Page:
New migrant rules will cost NHS thousands of nurses, says union

Warning from the Royal College of Nursing that policy based on salaries will 'cause chaos in hospitals'

New stringent immigration rules will fuel a critical shortage of nurses in Britain, “cause chaos” in hospitals and cost the NHS millions, according to alarming projections  carried out by the Royal  College of Nursing (RCN).

Up to 3,365 nurses currently working in Britain are likely to be affected by a policy which says migrants from outside Europe must earn £35,000 or more if they are to be allowed to stay on after six years working here. Nurses rarely receive such salaries – particularly not within six years of starting work in the NHS.

The loss of these skilled clinicians will compromise patient safety, the nurses’ union says. As nurses with rejected visas return to their home countries it would also mean the NHS had wasted more than £20m on the recruitment of staff who can no longer stay on. The effects of the new rules will start to be felt in 2017.

Cuts to nurse-training places mean trusts are relying more on overseas recruitment and temporary agency staff to plug the gaps. Agency spending on doctors and nurses has soared from £1.8bn to £3.3bn in the past three years. A cap on outsourced staff combined with the new immigration restrictions will mean hospitals are doubly limited in their ability to keep up safe staffing levels, the RCN says.

Dr Peter Carter, the chief executive and general secretary of the RCN, said: “The immigration rules for healthcare workers will cause chaos for the NHS and other care services. At a time when demand is increasing, the UK is perversely making it harder to employ staff  from overseas.

“The NHS has spent millions hiring nurses from overseas in order to provide safe staffing levels. These rules will mean that money has just been thrown down the drain. The UK will be sending away nurses who have contributed to the health service for six years. Losing their skills and knowledge and then having to start the cycle again and recruit to replace them is completely illogical.”

If no changes are made to current policies, and a shortage of home-grown nurses continues, by 2020 the number of nurses affected by the threshold will be 6,620, employed at a cost of £39.7m.

Evidence of an expected loss of experienced migrant nurses follows research from Oxford University showing nurses are likely to be among the hardest hit by tighter rules governing who comes to work in Britain in the first place.

Since 2011, there has been an annual cap of 20,700 on all standard visas granted to non-EU workers. When the monthly cap is exceeded – which it was within 11  days this month – cases are decided based on those with the most points. More points are awarded for having a higher salary or being in a job on the Shortage Occupation List. Nursing is not currently on this list and since it is low-paid, applicants for these jobs are more likely to be rejected.

Madeleine Sumption, the director of the Migration Observatory at Oxford University, said: “We found that with the increased demand for these visas the salary threshold went up sharply and some occupations were hit harder than others. The professions that get shut out are the ones that pay less, like nurses. They are likely to be hit harder because they’re a skilled group that’s paid less.”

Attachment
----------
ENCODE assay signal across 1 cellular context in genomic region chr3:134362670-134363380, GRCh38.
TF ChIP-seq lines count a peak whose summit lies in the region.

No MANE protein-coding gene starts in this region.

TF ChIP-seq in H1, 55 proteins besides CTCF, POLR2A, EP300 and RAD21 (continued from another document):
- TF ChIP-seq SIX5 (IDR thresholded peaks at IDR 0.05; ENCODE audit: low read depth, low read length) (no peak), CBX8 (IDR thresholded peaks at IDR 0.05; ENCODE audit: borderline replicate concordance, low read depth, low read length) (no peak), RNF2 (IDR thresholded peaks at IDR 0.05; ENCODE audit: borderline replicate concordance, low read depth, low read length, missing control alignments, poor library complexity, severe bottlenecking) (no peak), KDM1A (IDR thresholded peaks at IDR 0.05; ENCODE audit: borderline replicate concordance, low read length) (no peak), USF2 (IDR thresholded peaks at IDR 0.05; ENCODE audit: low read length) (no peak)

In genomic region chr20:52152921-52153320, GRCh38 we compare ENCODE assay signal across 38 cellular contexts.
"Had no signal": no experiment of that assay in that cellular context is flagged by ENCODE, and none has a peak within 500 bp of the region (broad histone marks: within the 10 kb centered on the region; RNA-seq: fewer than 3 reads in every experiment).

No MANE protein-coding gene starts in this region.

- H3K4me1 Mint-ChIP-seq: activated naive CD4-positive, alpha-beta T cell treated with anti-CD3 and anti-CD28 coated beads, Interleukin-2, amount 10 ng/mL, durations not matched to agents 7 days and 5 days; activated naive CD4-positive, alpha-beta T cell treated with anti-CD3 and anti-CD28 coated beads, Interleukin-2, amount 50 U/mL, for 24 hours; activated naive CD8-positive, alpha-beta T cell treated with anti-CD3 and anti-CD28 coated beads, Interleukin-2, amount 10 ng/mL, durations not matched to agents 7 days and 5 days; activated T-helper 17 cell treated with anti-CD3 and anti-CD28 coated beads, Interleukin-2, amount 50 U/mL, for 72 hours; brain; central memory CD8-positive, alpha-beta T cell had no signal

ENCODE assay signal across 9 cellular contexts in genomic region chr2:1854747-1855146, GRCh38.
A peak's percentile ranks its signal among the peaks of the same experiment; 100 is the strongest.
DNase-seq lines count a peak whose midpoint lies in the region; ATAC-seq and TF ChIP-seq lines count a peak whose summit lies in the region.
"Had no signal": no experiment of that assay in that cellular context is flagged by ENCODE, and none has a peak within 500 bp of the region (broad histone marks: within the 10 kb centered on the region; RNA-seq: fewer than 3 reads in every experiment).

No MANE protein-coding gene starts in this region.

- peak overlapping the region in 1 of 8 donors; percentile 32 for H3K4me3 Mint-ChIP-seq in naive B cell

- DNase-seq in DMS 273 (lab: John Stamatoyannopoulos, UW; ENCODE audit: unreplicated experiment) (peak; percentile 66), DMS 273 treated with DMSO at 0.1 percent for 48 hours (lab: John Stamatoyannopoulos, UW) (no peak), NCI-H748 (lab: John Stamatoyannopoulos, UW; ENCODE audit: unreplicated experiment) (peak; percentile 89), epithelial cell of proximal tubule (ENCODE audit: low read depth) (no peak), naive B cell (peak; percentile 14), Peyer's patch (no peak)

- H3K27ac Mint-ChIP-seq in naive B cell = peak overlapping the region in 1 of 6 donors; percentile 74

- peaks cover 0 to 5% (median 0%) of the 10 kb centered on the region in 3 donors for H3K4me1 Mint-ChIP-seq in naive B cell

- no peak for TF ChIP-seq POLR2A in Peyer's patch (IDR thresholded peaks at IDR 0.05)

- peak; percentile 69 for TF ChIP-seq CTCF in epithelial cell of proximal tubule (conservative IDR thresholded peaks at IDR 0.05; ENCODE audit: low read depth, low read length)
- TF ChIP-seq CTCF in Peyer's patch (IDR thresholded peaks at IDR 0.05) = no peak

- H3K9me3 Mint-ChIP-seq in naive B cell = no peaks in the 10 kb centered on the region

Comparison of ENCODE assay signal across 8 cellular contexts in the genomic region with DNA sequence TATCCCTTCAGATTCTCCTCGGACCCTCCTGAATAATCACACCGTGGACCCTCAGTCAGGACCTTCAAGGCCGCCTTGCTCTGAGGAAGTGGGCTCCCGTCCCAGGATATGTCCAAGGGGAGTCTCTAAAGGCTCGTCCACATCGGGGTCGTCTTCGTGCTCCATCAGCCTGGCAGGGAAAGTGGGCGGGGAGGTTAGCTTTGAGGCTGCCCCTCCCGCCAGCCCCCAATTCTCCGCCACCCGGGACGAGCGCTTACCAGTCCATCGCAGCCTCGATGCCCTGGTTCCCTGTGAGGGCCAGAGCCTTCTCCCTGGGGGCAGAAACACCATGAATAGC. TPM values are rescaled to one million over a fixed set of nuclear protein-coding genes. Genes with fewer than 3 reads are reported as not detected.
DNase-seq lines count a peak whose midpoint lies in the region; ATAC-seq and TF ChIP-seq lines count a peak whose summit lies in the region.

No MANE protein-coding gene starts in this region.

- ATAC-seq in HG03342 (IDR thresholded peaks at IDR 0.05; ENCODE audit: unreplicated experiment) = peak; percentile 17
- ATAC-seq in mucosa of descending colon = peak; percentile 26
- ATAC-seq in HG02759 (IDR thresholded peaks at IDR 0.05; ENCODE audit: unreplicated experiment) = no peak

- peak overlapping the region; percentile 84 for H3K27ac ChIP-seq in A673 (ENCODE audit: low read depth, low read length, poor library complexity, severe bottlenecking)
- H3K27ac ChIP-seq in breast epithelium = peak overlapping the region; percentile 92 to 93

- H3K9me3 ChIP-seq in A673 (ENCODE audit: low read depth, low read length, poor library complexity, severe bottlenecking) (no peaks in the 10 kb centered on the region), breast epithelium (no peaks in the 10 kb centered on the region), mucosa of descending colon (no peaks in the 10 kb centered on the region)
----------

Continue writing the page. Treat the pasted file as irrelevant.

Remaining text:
Yvette Cooper, the shadow Home Secretary, said: “The Government is delivering the worst of all worlds. They have not provided enough training places for nurses here in Britain, and now they want to send away the fully trained nurses who have been working here for many years even though the local NHS want them to stay, and there are no local staff to fill the gap.

“This Government’s decision to cut training places has meant more and more NHS trusts have had to recruit from abroad instead. The RCN has been warning for many years about the problem, but the Government has failed to act.

“The Home Office and the health department need to work together urgently to sort this out.”

The RCN believes a longer-term solution is to train more nurses. Dr Carter said: “The only way for the UK to regain control over its own health-service workforce is by training more nurses. Some 37,000 potential nursing students were turned away last year.

“There are clear signs of a global nursing shortage, meaning an ongoing  reliance on overseas recruitment is not just unreliable  but unsustainable.”

A Home Office spokeswoman said: “The Government wants to reduce the demand for migrant labour. We changed the settlement rules in 2011 to break the link between coming to work in the UK and staying here permanently. From 2016, non-EEA [European Economic Area] workers will need to earn at least £35,000 to settle in the UK for longer than six years. There are exemptions to this threshold for occupations where the UK has a shortage, but the independent Migration Advisory Committee recommended against adding nurses to the Shortage Occupation List.”

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